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Can Social Science Be "Co-produced" by Industry?

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Abstract:

The paper aims at better understanding the situation of the social sciences and the humanities in the ‘new mode of knowledge production’ marked by ‘entrepreneurial science,’ etc. This recent development is particularly evident when it comes to research centers to which the bulk of funding comes from actors who demand co-funding from industry.This is the case for several research centers in Swedish university collages. Empirically, the paper consists of inquiries into three such cases characterized not only by frequent co-production with industry, but also to a large extent collaboration between different disciplines, for instance, social and engineering sciences. The purpose is to shed light on the possible tension between industry-relevant research and (social) scientific development; how is co-production with industry perceived by social science researchers and what strategies are developed to handle any problems that may arise as a result of it? The paper also deals with how co-production with industry affects the very epistemological development in the social sciences and the distinction between critical and ‘non-critical’ research, i.e. the sociological and economic traditions in the ’sciences of society.’ The methods used are in-depth interviews with staff at the research centers together with analysis of relevant documents. The areas of social science have not gained as much attention as other fields in science studies, thus this inquiry is well-motivated. It is a work-in-progress paper which is planned to become part of the author’s Ph.D dissertation.
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Association:
Name: 4S Annual Meeting - Abstract and Session Submissions
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http://www.4sonline.org


Citation:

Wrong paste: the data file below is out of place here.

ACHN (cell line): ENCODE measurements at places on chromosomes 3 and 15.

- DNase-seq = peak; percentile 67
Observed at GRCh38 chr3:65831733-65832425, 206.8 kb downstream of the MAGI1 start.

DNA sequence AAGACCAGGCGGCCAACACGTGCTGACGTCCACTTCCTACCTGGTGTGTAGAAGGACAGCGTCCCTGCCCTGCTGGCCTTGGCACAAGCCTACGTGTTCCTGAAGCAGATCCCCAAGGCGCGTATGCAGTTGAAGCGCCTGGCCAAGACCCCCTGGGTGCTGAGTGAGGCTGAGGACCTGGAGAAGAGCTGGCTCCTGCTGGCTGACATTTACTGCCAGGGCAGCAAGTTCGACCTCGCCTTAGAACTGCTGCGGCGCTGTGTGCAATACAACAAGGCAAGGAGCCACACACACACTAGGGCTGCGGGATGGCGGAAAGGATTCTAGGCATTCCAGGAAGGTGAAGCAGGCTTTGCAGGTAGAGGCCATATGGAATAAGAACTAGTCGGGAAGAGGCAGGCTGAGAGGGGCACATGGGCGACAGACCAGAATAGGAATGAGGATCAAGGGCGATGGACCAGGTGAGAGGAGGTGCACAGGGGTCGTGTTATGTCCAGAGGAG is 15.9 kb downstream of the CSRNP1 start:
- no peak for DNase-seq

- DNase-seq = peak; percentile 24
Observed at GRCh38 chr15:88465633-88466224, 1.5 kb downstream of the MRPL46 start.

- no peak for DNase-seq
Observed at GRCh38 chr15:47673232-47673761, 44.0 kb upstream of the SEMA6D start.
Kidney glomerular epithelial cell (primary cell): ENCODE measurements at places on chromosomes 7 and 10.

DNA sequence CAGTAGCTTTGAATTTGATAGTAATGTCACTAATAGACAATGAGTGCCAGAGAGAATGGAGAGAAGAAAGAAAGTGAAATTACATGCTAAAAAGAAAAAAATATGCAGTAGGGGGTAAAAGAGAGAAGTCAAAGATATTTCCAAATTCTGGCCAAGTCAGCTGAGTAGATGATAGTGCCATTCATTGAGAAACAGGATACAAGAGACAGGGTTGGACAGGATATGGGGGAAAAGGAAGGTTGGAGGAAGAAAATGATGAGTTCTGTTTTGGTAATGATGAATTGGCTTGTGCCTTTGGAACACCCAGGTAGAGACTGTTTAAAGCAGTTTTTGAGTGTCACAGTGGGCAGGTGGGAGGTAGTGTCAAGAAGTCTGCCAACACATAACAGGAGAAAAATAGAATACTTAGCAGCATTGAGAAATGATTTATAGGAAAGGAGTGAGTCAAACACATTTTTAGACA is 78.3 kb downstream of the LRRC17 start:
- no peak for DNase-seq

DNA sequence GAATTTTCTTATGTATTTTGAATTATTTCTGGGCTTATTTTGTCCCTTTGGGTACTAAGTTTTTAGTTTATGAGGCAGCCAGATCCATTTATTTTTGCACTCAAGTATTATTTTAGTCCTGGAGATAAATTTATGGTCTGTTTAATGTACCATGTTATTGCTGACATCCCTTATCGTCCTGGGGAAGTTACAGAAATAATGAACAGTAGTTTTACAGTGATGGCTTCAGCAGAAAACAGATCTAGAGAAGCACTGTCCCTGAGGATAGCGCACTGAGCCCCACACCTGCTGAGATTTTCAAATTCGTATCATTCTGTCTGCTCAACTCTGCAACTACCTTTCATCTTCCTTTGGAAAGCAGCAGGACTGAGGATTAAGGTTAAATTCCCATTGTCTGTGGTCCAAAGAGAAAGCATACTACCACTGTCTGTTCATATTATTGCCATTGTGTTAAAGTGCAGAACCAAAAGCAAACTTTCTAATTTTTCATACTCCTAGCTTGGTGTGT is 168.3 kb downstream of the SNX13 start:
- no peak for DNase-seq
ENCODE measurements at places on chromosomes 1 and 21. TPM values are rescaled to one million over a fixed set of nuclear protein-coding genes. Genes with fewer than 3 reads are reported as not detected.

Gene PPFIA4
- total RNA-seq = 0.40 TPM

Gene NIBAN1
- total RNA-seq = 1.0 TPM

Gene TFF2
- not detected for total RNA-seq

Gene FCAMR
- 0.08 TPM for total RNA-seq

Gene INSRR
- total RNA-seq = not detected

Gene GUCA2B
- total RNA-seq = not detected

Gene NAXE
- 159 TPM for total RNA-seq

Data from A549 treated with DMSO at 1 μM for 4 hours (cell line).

URL: http://citation.allacademic.com/meta/p518049_index.html
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MLA Citation:

Fischer, Josefine. "Can Social Science Be "Co-produced" by Industry?" Paper presented at the annual meeting of the 4S Annual Meeting - Abstract and Session Submissions, Crowne Plaza Cleveland City Center Hotel, Cleveland, OH, Nov 02, 2011 <Not Available>. 2014-11-25 <http://citation.allacademic.com/meta/p518049_index.html>

APA Citation:

Fischer, J. H. , 2011-11-02 "Can Social Science Be "Co-produced" by Industry?" Paper presented at the annual meeting of the 4S Annual Meeting - Abstract and Session Submissions, Crowne Plaza Cleveland City Center Hotel, Cleveland, OH <Not Available>. 2014-11-25 from http://citation.allacademic.com/meta/p518049_index.html

Publication Type: Paper Abstract
Review Method: Peer Reviewed
Abstract: The paper aims at better understanding the situation of the social sciences and the humanities in the ‘new mode of knowledge production’ marked by ‘entrepreneurial science,’ etc. This recent development is particularly evident when it comes to research centers to which the bulk of funding comes from actors who demand co-funding from industry.This is the case for several research centers in Swedish university collages. Empirically, the paper consists of inquiries into three such cases characterized not only by frequent co-production with industry, but also to a large extent collaboration between different disciplines, for instance, social and engineering sciences. The purpose is to shed light on the possible tension between industry-relevant research and (social) scientific development; how is co-production with industry perceived by social science researchers and what strategies are developed to handle any problems that may arise as a result of it? The paper also deals with how co-production with industry affects the very epistemological development in the social sciences and the distinction between critical and ‘non-critical’ research, i.e. the sociological and economic traditions in the ’sciences of society.’ The methods used are in-depth interviews with staff at the research centers together with analysis of relevant documents. The areas of social science have not gained as much attention as other fields in science studies, thus this inquiry is well-motivated. It is a work-in-progress paper which is planned to become part of the author’s Ph.D dissertation.


Similar Titles:
Producing Vulnerable Subjects: Ethics-as-boundary Work in U.S. Social Science Research or towards an STS Approach to the Practice of Ethics

Fine Science and Social Arts; on Common Grounds and Necessary Boundaries of Two Ways to Produce Meaning

Race-ing Homelessness: Social Science and the Non-Profit Industrial Complex

Reflections on student learning by student teachers who are part of an Ohio Department of Education grant supporting their co-teaching in Math, Science and Social Studies.


 
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